The labor shortage is a major problem effecting every facet of our lives right now, and Eden Shale is not exempt from it either. We only had one person apply for our summer internship position, and before he started was able to find a better opportunity making more money and doing work more closely related to his interest. I do not fault the kid, and I encouraged him to take the better opportunity. But it has left me with a lot of time in the tractor seat this summer.
This lack of help and abundance of rain this summer has meant that it has taken us longer to get the hay up than every before. I am ashamed to say that we put our last bale of first cutting in the barn on August 6th. The last 40 acres were fields that we had sprayed so we didn’t have mature weeds growing in them, but there was a lot of brown fescue stems. As always we will get the hay tested to see if we need to supplement the cows while they are eating it.
This hay was put into our self feeding hay feeders and the cows will eat it first once the stockpiled fescue runs out. This will be 30-45 days before they start calving and they can handle eating the lesser quality hay. As soon as they start calving, we will switch them over the better quality alfalfa/orchard grass mixed hay.
As we filled the self feeding barns we take all the strings off the bales so that there is nothing impeding the cows ability to clean up all the hay. The Large Bale Feeder under the hoop barn holds 32 round bales and the tobacco barn self feeder holds 18 bales. This hay will now be stored in the same location it will be fed at, eliminating the need to haul the hay to the cattle. This hay will service the mature cow herd and we should not have to use the tractor to move hay to these cows until the end of February. We have been using these self feeders for two years and really like the efficiency that they provide during the winter months.
In between rain showers and baling hay, we also put the shade balls on four of our tire water tanks. The shade balls allow the water to be shaded, reducing the water temperature and eliminating the growth of green algae. The balls float on the surface of the water and the cows can push them down and out of the way to get a drink.
If you would like to see some of the recent work at Eden Shale Farm be sure to RSVP to one of our fall field days. We will be hosting tours on September 15th and October 9th. Both tours will be exactly the same and will start at 10:00 am. A complimentary lunch will be included with both tours. Each day is limited to 100 producers so be sure to RSVP early to save your spot. To RSVP please call the office at 859-278-0899 or email at firstname.lastname@example.org.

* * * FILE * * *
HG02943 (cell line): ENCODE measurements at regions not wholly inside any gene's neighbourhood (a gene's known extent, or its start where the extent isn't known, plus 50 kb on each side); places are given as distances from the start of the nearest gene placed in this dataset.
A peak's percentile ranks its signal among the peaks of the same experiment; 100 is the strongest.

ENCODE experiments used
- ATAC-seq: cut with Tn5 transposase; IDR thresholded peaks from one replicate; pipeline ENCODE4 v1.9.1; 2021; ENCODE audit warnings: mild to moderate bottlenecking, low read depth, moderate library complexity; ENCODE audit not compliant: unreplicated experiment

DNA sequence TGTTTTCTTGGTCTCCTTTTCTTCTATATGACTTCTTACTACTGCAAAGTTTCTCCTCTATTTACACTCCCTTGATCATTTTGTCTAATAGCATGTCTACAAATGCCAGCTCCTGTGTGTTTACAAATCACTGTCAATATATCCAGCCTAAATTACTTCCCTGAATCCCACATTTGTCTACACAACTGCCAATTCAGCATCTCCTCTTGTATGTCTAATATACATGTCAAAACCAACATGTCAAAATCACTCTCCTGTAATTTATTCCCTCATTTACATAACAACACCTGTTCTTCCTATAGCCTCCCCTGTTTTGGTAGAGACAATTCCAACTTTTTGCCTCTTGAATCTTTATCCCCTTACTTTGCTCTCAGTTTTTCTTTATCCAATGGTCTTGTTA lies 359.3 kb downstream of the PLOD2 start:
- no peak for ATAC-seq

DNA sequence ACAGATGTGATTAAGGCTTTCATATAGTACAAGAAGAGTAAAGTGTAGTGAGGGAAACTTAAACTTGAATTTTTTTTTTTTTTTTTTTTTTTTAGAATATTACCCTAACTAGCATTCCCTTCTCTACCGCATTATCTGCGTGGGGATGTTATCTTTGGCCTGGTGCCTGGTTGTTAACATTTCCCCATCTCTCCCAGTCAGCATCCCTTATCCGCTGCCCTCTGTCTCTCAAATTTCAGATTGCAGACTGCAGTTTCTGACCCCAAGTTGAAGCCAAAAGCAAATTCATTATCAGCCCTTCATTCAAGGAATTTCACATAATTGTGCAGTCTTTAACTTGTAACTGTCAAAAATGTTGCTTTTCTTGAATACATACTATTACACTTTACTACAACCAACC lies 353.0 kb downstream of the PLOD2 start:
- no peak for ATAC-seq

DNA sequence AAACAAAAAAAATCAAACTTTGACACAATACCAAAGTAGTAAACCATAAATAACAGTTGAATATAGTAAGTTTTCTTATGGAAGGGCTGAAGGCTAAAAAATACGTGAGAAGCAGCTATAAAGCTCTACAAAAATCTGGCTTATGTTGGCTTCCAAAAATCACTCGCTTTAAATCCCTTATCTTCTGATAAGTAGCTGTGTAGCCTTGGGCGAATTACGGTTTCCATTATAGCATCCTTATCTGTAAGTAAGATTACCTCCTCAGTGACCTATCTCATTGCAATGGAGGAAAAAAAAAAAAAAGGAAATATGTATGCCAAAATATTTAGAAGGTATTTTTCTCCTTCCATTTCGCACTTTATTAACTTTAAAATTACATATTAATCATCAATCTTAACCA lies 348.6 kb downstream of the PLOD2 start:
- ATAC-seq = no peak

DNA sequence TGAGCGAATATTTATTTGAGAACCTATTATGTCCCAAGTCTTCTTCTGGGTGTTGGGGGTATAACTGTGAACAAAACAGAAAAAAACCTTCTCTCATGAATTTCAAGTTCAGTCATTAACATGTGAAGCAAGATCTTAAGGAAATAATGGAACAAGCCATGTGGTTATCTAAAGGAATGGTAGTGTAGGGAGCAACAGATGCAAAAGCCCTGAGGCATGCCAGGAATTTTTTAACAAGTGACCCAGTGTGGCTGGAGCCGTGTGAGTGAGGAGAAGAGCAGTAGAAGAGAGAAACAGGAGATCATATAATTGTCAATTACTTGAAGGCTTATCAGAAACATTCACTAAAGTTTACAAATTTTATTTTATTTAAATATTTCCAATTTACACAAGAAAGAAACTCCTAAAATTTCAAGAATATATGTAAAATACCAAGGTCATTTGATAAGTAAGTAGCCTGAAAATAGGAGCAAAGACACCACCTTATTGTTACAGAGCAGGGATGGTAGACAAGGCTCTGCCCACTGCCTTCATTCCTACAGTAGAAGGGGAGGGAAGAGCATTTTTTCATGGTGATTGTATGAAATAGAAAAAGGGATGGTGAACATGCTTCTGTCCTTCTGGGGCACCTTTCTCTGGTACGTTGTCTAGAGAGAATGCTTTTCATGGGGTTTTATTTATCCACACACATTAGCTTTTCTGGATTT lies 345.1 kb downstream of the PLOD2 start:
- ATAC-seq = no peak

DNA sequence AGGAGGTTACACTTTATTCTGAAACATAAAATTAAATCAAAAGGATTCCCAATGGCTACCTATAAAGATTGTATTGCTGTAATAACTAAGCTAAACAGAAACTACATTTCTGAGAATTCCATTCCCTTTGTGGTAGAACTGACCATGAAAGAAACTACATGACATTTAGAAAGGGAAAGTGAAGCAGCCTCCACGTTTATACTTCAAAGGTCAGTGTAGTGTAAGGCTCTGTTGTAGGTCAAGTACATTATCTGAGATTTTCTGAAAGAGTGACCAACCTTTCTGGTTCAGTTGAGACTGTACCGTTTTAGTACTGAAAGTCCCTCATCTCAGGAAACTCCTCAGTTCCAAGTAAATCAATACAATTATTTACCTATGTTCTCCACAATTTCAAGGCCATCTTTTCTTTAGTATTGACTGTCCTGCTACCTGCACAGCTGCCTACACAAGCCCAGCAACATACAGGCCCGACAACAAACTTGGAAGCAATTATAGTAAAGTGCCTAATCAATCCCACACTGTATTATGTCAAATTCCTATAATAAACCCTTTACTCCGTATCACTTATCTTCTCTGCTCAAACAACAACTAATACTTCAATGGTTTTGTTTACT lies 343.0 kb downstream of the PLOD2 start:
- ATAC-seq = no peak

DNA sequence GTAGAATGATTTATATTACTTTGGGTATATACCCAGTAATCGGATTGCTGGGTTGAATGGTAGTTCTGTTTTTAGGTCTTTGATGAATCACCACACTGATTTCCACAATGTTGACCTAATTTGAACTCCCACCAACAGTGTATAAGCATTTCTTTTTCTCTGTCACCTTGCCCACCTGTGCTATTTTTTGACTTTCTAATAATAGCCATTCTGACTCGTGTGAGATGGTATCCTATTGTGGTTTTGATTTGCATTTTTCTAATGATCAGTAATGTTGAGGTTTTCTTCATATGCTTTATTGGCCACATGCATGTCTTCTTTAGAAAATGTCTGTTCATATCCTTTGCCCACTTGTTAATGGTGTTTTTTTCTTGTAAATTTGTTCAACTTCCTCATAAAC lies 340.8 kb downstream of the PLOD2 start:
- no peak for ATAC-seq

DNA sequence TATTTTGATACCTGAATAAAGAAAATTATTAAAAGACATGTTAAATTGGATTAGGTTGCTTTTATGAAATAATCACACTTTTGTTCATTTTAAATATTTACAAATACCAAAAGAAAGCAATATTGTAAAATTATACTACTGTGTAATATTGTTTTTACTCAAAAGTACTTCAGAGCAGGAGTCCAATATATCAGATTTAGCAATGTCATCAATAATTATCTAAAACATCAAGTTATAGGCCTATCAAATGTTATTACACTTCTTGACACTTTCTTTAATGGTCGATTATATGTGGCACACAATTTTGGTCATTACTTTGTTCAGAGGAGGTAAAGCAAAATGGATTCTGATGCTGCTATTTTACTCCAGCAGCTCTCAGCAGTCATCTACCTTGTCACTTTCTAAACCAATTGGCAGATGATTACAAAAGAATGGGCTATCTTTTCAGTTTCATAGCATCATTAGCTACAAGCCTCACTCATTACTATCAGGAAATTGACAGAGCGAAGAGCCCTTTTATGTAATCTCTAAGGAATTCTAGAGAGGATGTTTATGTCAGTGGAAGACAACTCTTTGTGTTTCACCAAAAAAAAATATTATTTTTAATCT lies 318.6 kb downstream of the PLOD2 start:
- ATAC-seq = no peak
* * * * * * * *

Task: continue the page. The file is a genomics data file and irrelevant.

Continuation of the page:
Unlike most years, this year during the month of June we continued our work with the heifers in the paddocks. As you recall, these 32 heifers are part of a two year trial that is taking place in partnership with USDA and UK College of Agriculture, Food and Environment. We are working with Brittany Harlow (USDA-ARS) and Dr. Les Anderson (UK Animal Science) to manage the project.
The purpose of this trial is to determine if pulverized clover, fed in free choice mineral, can have a positive impact on the heat stress in cattle due to toxic fescue. This study will take into consideration heat stress of the animals, hair coat and body condition scores, pregnancy rates, and average daily gains.
The heifers have also been tagged with Cow Manager ear tags which will collect data about the animals, such as how much time is spent grazing, herd activity, and body temperature. Readers have been placed on the shade structures which capture the data when the heifers get within 110 feet, then shoot it to a laptop receiver which is located in an upstairs window of the farm house facing the paddocks. Not only does this collect tons of data, but Harrlow and Dr. Anderson can watch the data in real time on their smart phones. I don’t fully understand it, but I can assure you it is a powerful tool for accurate data collection.
Per usual, the heifers were synchronized and exposed to one round of AI. The heifers were bred AI on May 21st. For this first breeding, the heifers were bred using sexed semen and we bred for all heifers. Then 19 days later Dr. Anderson pregnancy checked the heifers and anything that was open received another CIDR to be resynchronized for a second round of AI service. For the first round of AI we had a pregnancy rate of 53% using the sexed semen.
The second round of AI took place on June 18th, and we used the heifer sexed semen on the second breeding as well. Assuming we get 50% of these heifers bred with this second AI service, the bull should only have to clean up about 6-7 heifers.
Every trip through the chute the heifers get weighted, body condition scored, hair coat scored, blood sample collected, and ultra sounded for blood vessel dilation (effects of toxic fescue). After pre-breeding shots and two rounds of AI synchronization and breeding, these heifers have been through the chute more times at 18 months old than most cows will do in a lifetime.
Brittan Harlow and Tracy Hamilton (USDA-ARS) are also measuring mineral intake every week, and conducting vegetation counts in all the paddocks for each group of heifers. There are two control groups that are not on the clover mineral and two treatment groups that are on the clover mineral.
The heifers will be pregnancy checked at the end of the breeding season to determine conception rates, and all the data will be analysis to determine if the clover had an effect on reducing heat stress in the animals. This study will also be repeated next year to collect more repetition of the data. I will give updates in future articles as to the findings of this years work. In the mean time, you can follow along at www.edenshalefarm.com